Last Friday, the Federal Reserve lowered the discount rate in response to the subprime crisis that lead to the global credit crunch, which severely affected the markets and most exchange traded funds (ETFs). The goal in this was to avoid further deterioration in the financial system. However, if the Fed were to take further action by cutting rates again and injecting more cash, it could lead to another asset bubble in the emerging markets, say John Hughes and Scott Maragioglio for TheStreet.com. Here’s how they say it could happen:
In 1997-98 the Asian crisis led the Fed to cut rates and add liquidity to stabilize the economy. It worked, but eventually the excess liquidity created the technology bubble that burst in 2001. When the tech bubble popped, the Fed again was sent to the rescue to lower rates and inject cash into the U.S. banking systems. Again, this worked, but eventually the housing bubble blew up, which leads us back to last Friday. So where will the next bubble be created?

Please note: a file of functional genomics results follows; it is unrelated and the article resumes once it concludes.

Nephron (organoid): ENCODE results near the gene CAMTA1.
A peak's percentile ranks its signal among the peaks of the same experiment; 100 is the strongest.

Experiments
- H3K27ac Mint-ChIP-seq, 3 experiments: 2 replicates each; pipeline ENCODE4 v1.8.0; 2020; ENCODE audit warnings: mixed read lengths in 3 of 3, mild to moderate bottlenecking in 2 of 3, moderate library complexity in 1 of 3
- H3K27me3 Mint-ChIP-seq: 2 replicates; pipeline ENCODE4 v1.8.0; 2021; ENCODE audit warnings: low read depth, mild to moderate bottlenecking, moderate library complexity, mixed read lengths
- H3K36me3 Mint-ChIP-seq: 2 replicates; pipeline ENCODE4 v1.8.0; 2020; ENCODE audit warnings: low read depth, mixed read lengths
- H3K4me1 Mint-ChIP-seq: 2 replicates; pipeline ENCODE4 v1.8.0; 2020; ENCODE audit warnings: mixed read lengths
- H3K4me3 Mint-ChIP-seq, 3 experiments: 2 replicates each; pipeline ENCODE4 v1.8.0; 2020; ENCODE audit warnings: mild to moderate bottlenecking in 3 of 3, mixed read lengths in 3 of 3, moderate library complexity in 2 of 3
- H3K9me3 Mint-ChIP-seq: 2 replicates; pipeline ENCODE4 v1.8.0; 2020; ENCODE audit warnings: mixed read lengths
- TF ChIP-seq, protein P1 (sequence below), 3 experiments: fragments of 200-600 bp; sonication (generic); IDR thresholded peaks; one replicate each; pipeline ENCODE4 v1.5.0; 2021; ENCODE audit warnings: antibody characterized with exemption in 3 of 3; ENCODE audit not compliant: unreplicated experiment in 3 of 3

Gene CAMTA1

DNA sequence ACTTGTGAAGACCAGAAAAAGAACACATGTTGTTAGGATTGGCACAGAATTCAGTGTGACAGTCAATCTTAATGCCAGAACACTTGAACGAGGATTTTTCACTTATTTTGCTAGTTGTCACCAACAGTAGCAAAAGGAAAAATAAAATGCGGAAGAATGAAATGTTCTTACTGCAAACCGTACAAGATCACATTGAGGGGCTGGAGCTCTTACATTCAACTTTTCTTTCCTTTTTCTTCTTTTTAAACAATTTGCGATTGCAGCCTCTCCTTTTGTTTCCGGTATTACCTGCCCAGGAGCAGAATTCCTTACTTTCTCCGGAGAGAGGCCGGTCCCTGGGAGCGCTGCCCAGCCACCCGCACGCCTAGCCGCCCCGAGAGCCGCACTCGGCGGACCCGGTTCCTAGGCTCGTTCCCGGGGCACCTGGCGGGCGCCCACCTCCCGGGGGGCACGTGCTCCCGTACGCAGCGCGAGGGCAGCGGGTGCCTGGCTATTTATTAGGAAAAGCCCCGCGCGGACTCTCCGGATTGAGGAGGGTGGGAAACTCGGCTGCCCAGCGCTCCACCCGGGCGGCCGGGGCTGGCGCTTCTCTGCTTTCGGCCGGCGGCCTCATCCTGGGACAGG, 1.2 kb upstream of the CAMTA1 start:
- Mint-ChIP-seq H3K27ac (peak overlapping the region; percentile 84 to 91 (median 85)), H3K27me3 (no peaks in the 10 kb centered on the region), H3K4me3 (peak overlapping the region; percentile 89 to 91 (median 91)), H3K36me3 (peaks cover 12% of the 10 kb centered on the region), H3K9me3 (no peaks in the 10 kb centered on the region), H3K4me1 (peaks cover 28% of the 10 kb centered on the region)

The Emerging-markets arena seems to be a likely candidate because investors rarely pump up a sector that was in a previous bubble. Emerging markets already are exciting and full of promise. So with a little extra liquidity in the economy now, we’ll have to wait and see if the emerging markets, such as the iShares MSCI Emerging Markets Index (EEM), swell rapidly.
The opinions and forecasts expressed herein are solely those of Tom Lydon, and may not actually come to pass. Information on this site should not be used or construed as an offer to sell, a solicitation of an offer to buy, or a recommendation for any product.